1. Identify the target audience

  • Identify the target audience

Before you can write for your audience, you need to know who they are. Who is this site for? What makes them unique? What do they want? Knowing the answers to these questions will help guide your content creation and make it more relevant to their needs.

Doing some research into your target audience will help define your target market and give insight into how they behave online. This means digging deep into search behavior, social media usage and more.

2. Determine your current SEO ranking and performance

To begin with, you will need to check your current SEO ranking and performance. There are a few ways you can do this. The easiest way is by checking the top results of the search engine for your target keyword in question. You can also use tools such as Moz (free) or SEMRush (paid). Both offer limited free usage, but if you want full access then I recommend using SEMRush because it has more features than Moz does.

Once you have checked out the top results for your target keyword(s), take note of which websites are currently ranking above yours. This will give you an idea of what needs improvement before making any changes to your website itself!

3. Review the keywords of your competitors’ websites

In order to find the keywords that your competitors are using, you can use tools like SEMrush, Ahrefs, and Moz.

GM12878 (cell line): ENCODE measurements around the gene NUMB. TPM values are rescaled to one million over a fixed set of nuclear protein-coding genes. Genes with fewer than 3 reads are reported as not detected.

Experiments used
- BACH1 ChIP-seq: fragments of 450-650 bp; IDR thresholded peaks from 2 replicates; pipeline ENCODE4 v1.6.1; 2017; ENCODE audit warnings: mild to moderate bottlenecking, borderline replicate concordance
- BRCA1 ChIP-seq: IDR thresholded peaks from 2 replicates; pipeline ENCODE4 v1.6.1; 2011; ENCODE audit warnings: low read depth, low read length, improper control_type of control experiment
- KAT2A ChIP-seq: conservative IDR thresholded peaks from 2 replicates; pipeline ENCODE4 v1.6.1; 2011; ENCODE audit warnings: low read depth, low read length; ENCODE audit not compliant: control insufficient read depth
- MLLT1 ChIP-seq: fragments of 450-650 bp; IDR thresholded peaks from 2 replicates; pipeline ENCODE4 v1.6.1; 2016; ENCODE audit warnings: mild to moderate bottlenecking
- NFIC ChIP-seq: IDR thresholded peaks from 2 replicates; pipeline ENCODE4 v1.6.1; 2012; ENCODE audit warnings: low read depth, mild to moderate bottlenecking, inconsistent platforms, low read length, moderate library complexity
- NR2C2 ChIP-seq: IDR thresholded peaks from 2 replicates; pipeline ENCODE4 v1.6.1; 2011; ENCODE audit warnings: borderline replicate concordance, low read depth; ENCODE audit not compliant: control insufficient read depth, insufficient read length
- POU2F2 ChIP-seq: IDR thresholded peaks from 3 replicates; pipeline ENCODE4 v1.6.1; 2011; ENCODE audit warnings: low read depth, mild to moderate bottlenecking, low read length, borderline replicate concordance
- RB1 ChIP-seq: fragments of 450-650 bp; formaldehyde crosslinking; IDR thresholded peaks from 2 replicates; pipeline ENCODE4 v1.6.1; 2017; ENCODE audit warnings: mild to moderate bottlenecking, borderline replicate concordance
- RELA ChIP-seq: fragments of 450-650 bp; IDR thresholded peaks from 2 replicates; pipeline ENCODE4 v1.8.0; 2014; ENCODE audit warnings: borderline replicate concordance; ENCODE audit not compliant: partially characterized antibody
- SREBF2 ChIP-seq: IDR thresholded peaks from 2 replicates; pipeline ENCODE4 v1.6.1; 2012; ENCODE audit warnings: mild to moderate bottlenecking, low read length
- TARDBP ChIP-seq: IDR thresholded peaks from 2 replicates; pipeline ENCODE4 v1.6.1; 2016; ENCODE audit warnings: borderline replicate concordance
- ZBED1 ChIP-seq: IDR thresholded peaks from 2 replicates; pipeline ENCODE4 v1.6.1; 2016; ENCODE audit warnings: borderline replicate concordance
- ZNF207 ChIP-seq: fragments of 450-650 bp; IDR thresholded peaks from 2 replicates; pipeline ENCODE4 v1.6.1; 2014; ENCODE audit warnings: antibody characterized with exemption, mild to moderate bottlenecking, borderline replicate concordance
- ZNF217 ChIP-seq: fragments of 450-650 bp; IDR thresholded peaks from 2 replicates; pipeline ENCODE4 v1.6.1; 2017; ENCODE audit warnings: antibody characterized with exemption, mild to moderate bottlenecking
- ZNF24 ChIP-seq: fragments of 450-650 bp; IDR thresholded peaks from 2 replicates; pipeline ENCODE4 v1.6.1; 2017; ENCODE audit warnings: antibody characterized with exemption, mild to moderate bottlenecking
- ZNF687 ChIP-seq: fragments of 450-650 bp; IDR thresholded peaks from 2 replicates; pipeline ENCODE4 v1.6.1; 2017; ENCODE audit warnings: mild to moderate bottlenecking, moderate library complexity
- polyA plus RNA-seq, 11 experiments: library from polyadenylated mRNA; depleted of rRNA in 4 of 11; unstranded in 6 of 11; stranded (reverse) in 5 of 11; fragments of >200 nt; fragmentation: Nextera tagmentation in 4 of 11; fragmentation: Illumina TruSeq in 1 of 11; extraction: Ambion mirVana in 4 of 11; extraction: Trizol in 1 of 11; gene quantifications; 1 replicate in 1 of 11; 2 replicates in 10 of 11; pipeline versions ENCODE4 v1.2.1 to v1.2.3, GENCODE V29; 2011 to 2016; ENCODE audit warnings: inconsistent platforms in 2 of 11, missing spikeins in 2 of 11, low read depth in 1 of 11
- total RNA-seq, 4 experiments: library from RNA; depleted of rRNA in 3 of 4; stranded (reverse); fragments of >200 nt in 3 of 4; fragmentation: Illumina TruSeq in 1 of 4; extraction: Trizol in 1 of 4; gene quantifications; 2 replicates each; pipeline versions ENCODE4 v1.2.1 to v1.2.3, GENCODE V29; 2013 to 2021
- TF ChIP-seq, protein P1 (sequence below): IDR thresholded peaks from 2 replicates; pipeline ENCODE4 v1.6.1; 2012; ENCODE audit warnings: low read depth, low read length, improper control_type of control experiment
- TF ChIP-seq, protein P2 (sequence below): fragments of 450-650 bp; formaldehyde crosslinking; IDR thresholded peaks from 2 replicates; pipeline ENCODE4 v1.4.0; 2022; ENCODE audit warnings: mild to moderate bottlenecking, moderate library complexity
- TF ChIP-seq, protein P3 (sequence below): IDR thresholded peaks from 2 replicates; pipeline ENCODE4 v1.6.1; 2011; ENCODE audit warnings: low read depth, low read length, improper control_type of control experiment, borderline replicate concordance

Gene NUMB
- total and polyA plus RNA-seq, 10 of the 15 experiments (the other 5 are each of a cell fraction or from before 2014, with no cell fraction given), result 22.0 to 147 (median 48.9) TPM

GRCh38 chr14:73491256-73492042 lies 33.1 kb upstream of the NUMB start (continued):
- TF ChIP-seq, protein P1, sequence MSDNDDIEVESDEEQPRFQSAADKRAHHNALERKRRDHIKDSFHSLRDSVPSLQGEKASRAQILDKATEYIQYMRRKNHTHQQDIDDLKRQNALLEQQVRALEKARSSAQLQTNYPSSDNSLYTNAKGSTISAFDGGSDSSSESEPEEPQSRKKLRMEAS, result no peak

Once you have your competitor’s keywords you can create a keyword matrix that will help you figure out which keywords are most important for your business. This will give you some insight into what kinds of things people are searching for when they want to buy something like yours.

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If this seems too difficult or time-consuming: just use the top 3-5 keyphrases from each website (these could be listed on their homepage or in their meta descriptions). You can also use any other relevant data points such as long tail phrases found during competitive analysis of competitor websites or informational interviews with industry leaders such as copywriters.[3]

4. Make sure all on-page SEO elements are in place

  • Make sure all on-page SEO elements are in place

Finally, you’ll want to make sure that all of the on-page SEO elements are in place. For example, you should check for:

  • The title tag (the blue text that appears at the top of your browser window)
  • The meta description (the text that appears as a snippet under your URL)
  • Keyword density (how many times your keyword appears in relation to content length)
  • Heading tags (h1, h2, and so on)
  • Alt text for images

5. Improve the content quality

According to Google, there are three main factors that determine if a search result is relevant:

  • The relevancy of the keywords in the search query to the content on the page.
  • Information presented as snippets describing your website.
  • The number and quality of links to your site from other sites (this includes links that pass PageRank).

6. Check if your site is mobile-friendly and fast loading